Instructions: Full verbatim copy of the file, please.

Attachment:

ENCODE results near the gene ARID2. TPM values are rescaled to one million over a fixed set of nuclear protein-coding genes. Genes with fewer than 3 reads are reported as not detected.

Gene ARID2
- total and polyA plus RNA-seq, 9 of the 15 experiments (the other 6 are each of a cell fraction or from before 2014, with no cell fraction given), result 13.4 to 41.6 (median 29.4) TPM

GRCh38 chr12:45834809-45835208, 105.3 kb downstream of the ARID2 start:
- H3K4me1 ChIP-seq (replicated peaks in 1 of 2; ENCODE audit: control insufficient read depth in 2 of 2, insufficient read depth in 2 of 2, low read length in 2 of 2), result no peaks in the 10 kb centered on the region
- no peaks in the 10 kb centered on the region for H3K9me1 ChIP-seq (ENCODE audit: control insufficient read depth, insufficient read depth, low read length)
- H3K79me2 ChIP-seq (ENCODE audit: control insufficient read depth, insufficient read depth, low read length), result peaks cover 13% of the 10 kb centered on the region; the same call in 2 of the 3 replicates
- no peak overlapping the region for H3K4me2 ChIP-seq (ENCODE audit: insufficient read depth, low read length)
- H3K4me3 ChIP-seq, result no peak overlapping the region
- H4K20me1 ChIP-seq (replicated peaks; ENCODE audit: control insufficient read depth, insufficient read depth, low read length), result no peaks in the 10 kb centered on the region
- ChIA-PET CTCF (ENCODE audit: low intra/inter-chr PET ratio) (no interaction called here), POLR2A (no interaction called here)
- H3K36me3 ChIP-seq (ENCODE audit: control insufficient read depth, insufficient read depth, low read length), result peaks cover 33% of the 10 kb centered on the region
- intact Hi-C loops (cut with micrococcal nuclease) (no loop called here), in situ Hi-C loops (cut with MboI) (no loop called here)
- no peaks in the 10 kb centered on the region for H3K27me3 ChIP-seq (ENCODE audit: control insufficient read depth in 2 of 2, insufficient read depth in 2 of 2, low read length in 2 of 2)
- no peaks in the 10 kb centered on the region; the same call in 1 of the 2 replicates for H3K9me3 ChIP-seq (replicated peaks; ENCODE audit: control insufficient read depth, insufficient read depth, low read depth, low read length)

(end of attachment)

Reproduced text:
ENCODE results near the gene ARID2. TPM values are rescaled to one million over a fixed set of nuclear protein-coding genes. Genes with fewer than 3 reads are reported as not detected.

Gene ARID2
- total and polyA plus RNA-seq, 9 of the 15 experiments (the other 6 are each of a cell fraction or from before 2014, with no cell fraction given), result 13.4 to 41.6 (median 29.4) TPM

GRCh38 chr12:45834809-45835208, 105.3 kb downstream of the ARID2 start:
- H3K4me1 ChIP-seq (replicated peaks in 1 of 2; ENCODE audit: control insufficient read depth in 2 of 2, insufficient read depth in 2 of 2, low read length in 2 of 2), result no peaks in the 10 kb centered on the region
- no peaks in the 10 kb centered on the region for H3K9me1 ChIP-seq (ENCODE audit: control insufficient read depth, insufficient read depth, low read length)
- H3K79me2 ChIP-seq (ENCODE audit: control insufficient read depth, insufficient read depth, low read length), result peaks cover 13% of the 10 kb centered on the region; the same call in 2 of the 3 replicates
- no peak overlapping the region for H3K4me2 ChIP-seq (ENCODE audit: insufficient read depth, low read length)
- H3K4me3 ChIP-seq, result no peak overlapping the region
- H4K20me1 ChIP-seq (replicated peaks; ENCODE audit: control insufficient read depth, insufficient read depth, low read length), result no peaks in the 10 kb centered on the region
- ChIA-PET CTCF (ENCODE audit: low intra/inter-chr PET ratio) (no interaction called here), POLR2A (no interaction called here)
- H3K36me3 ChIP-seq (ENCODE audit: control insufficient read depth, insufficient read depth, low read length), result peaks cover 33% of the 10 kb centered on the region
- intact Hi-C loops (cut with micrococcal nuclease) (no loop called here), in situ Hi-C loops (cut with MboI) (no loop called here)
- no peaks in the 10 kb centered on the region for H3K27me3 ChIP-seq (ENCODE audit: control insufficient read depth in 2 of 2, insufficient read depth in 2 of 2, low read length in 2 of 2)
- no peaks in the 10 kb centered on the region; the same call in 1 of the 2 replicates for H3K9me3 ChIP-seq (replicated peaks; ENCODE audit: control insufficient read depth, insufficient read depth, low read depth, low read length)